Article: Talking Shit (Why Negative Reviews Matter)
By Cody Sexton
I have a rather fortuitous confession to make, but one I suspect most people share, the ones that read anyway: I love to read negative book reviews. The snarkier the better. I don’t particularly care if a book receives 5 stars, I’m only interested in the 1 stars. (I especially enjoy the reviews which veer into the realm of meanness).
The reason for this predilection is a simple one really; they’re just more entertaining. That and I realize that there are just too few 5 star reads in the world, which to me, automatically makes any book rated as such suspect.
But what is there to gain from this negativity, this mockery, this snark? My claim: Everything. Most professional critics do not choose the books they are assigned to review. But they do have control over the tone of those reviews. Being independent of any editor, I on the other hand have complete control over what I choose to read and review. Unfortunately this is still no guarantee that what I end up reading isn’t going to be absolute dog shit. And so I suppose writing a negative review comes to resemble a form of poetic justice directed at someone who has wasted my time. (I take that shit very personally. I feel tricked, even conned. My time is sacrosanct).
Neither do I earn any money from any of the work I do on this site. And I spend almost every night reading, reviewing, and posing questions, excessively. Why? Because my words are all I have to differentiate myself from other reviewers. And I take pride in the belief that my reviews are of a higher standard and quality than most others. Maybe other reviewers are content with being mediocre (that actually seems to be the biggest selling point for most of them) I on the other hand am not. (Am I being too snarky?)
I don’t care. Snark, as Adam Sternbergh has written, is “a form of public conversation” which can also be “useful and utterly necessary.” (For reasons other reviewers seem to ignore or simply fail to comprehend). “Snark is not a honk of blasé detachment; it’s a clarion call of frustrated outrage. When no one—from politicians to pundits—says what he actually means. Similarly, snark, irony’s brat, flourishes in an age of doublespeak and idiocy that’s too rarely called out elsewhere.” (In other words snark acts as a defense against inheriting, to borrow a term from Holden Caulfield, a “phony” world).
And, as Zoë Heller has claimed: “Refusing to be “negative” is not just bad for the culture; it is unfair to authors.” Why? Because in order to be taken seriously, one must be willing to be judged. (The only group of people we exempt from judgement is children). A writer must, Heller writes, “accept with varying degrees of resignation that they are not kindergartners bringing home their first potato prints for the admiration of their parents, but grown-ups who have chosen to present their work in the public arena. I know of no self-respecting authors who would ask to be given points for “effort” or for the fact that they are going to die one day.” (Lauren Oyler even said in a recent interview: “If you’re somebody that nobody’s criticizing, nobody’s taking you very seriously.”)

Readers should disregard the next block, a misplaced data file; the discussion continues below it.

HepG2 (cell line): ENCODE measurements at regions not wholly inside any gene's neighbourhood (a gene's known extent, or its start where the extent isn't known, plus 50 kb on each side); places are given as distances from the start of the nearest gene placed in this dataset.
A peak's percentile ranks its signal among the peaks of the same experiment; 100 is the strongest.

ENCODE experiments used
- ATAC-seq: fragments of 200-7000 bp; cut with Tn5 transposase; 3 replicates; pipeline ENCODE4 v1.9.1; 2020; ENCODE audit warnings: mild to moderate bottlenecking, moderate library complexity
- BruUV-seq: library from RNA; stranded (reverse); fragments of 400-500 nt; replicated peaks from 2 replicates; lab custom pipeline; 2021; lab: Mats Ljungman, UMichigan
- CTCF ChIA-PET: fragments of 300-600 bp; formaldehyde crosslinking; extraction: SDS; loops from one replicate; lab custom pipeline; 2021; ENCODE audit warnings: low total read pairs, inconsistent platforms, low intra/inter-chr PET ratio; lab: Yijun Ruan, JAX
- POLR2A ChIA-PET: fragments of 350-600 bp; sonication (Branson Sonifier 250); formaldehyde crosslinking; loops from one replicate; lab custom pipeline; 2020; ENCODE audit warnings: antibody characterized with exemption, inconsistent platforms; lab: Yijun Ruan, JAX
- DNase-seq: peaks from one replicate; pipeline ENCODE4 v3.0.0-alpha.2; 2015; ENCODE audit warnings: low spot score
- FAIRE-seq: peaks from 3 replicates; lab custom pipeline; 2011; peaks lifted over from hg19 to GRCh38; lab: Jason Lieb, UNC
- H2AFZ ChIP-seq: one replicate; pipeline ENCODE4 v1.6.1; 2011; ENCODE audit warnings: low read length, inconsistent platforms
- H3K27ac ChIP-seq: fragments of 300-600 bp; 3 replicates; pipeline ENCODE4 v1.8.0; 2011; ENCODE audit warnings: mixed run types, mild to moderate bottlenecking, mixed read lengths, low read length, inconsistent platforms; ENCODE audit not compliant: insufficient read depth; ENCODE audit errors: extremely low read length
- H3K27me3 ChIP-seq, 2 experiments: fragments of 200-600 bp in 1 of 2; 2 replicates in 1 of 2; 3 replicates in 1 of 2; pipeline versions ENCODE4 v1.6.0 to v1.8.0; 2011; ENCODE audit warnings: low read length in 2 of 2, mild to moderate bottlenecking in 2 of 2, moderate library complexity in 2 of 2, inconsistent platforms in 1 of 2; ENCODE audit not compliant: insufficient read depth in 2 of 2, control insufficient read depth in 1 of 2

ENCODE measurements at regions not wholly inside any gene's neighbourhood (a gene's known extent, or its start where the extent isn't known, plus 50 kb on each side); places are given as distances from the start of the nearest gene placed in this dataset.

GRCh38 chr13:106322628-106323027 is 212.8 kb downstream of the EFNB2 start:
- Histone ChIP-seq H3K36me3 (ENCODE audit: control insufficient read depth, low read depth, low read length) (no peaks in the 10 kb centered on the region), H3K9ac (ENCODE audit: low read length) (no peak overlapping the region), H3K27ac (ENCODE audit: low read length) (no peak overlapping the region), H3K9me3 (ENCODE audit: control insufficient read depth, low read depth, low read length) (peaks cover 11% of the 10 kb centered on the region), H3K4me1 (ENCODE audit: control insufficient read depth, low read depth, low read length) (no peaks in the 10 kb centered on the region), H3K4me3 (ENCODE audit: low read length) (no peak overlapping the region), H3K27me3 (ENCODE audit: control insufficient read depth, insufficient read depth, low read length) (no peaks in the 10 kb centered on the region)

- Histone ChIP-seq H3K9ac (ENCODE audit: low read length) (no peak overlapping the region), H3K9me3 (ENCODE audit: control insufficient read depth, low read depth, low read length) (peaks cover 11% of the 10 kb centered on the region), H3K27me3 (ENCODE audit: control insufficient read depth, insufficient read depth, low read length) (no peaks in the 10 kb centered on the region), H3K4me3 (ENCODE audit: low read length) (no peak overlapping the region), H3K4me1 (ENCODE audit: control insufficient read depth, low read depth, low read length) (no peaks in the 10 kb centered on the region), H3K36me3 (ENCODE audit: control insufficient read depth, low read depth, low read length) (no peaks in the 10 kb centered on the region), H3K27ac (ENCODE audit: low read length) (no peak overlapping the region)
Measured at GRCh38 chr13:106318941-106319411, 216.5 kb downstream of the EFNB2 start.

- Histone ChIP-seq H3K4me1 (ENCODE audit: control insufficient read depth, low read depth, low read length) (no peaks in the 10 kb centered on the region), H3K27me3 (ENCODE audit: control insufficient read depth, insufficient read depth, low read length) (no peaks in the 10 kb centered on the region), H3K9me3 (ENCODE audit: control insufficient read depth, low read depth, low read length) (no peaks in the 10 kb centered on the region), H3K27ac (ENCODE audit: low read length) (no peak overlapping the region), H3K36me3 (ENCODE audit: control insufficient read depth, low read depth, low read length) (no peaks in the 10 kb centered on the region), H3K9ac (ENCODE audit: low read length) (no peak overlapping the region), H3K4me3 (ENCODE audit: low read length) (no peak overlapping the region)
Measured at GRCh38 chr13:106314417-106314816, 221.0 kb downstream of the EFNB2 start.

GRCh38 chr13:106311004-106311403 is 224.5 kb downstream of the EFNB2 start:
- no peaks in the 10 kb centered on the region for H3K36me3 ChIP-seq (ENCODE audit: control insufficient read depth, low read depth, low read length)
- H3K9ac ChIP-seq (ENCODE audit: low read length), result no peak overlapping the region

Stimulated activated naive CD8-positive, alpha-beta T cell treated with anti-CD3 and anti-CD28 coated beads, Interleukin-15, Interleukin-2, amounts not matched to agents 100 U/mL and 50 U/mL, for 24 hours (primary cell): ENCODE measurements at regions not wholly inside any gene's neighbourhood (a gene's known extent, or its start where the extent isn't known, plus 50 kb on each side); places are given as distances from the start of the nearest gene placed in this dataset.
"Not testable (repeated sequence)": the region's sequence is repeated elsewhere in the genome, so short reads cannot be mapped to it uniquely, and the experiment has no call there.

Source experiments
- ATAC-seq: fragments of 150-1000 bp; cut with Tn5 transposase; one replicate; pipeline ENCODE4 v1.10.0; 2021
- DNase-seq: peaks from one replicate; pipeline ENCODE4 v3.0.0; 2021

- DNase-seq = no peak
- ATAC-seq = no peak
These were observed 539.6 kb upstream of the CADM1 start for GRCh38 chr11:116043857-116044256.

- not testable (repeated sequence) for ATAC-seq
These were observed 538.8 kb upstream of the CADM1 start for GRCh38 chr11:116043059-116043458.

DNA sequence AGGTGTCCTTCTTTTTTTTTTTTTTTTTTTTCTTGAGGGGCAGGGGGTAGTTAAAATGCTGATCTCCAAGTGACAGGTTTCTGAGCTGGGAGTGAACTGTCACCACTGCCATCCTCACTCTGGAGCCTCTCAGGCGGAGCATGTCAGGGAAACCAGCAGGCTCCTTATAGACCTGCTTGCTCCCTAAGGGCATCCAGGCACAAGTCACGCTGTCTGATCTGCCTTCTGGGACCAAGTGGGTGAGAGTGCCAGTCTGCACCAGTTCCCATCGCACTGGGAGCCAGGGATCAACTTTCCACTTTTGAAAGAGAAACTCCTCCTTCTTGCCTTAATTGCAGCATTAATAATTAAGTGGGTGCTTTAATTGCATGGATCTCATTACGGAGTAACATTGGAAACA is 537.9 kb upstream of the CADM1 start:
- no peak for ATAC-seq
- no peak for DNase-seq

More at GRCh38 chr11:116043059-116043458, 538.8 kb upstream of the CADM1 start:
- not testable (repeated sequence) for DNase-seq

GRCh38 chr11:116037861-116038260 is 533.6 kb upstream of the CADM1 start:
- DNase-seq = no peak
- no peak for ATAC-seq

Nevertheless, there exists a whole cottage industry of reviewers who are nothing if not positive, praising the authors they review because they are all part of the same community. (And give each other little heart emojis and shoutouts on social media every goddamn chance they get. They are a very cliquey bunch. But, who isn’t on Twitter).
These reviewers see themselves as trend setters or influencers (yuck!) and attempt to be gate keepers who build moronic platforms as shrines to mediocrity. Yet, in spite of all their supposed virtue signaling, sometimes they’re passive aggression does manage to shine through with a few emblematic 3 star ratings. Rarely will they ever go lower. (How valuable can their opinions be if they are unable or unwilling to criticize someone seriously?)
“For me, writing a negative review feels like being the child in Hans Christian Andersen’s “The Emperor’s New Clothes.” Writes Francine Prose. “Few of us remember how the tale ends: The child cries out that the emperor is naked, which the emperor knows, but the procession continues anyway, “stiffer than ever.” This might cast some doubt on the efficacy — the point — of the negative review, but it also casts some light on the child in the story, who isn’t necessarily trying to expose the dishonest weavers or the hypocritical courtiers or oblige the emperor to get dressed. He just can’t help telling what he believes is the truth.”
Therefore, my advice to any would be reviewer, or seasoned reviewers for that matter, is two fold: 1) Do not join any community. And 2) Stay independent. If you respect your readers, if you respect yourself, and especially if you respect the work itself, you cannot do otherwise. (I don’t care what your friend who only ever reads one goddamn genre and spends most of his time sucking off the few YouTube subscribers he has, says about it either. They’re obviously not that well rounded of a reader, and until they are, will never have a valid view of anything save some commonplace babble. The likes of which will most likely revolve around: Fantasy, horror, or Harry fucking Potter).
Understand: The critics who engage in snark are smart, informed, demanding, and passionate people. (I enjoy and practice it myself). And I hope to at least have halfway defended it’s use here. Because, for me, snark can never not be compelling. Nor can it ever not be important.
Cody Sexton is the managing editor for A Thin Slice of Anxiety. His work has been featured at: Writer Shed Stories, The Diverse Perspective, Detritus, Revolution John, Due Dissidence, and As It Ought To Be Magazine where he is a regular contributor. In addition he is also a 2020 Best of the Net Nominee for his pioneering essay The Body of Shirley Ann Sexton.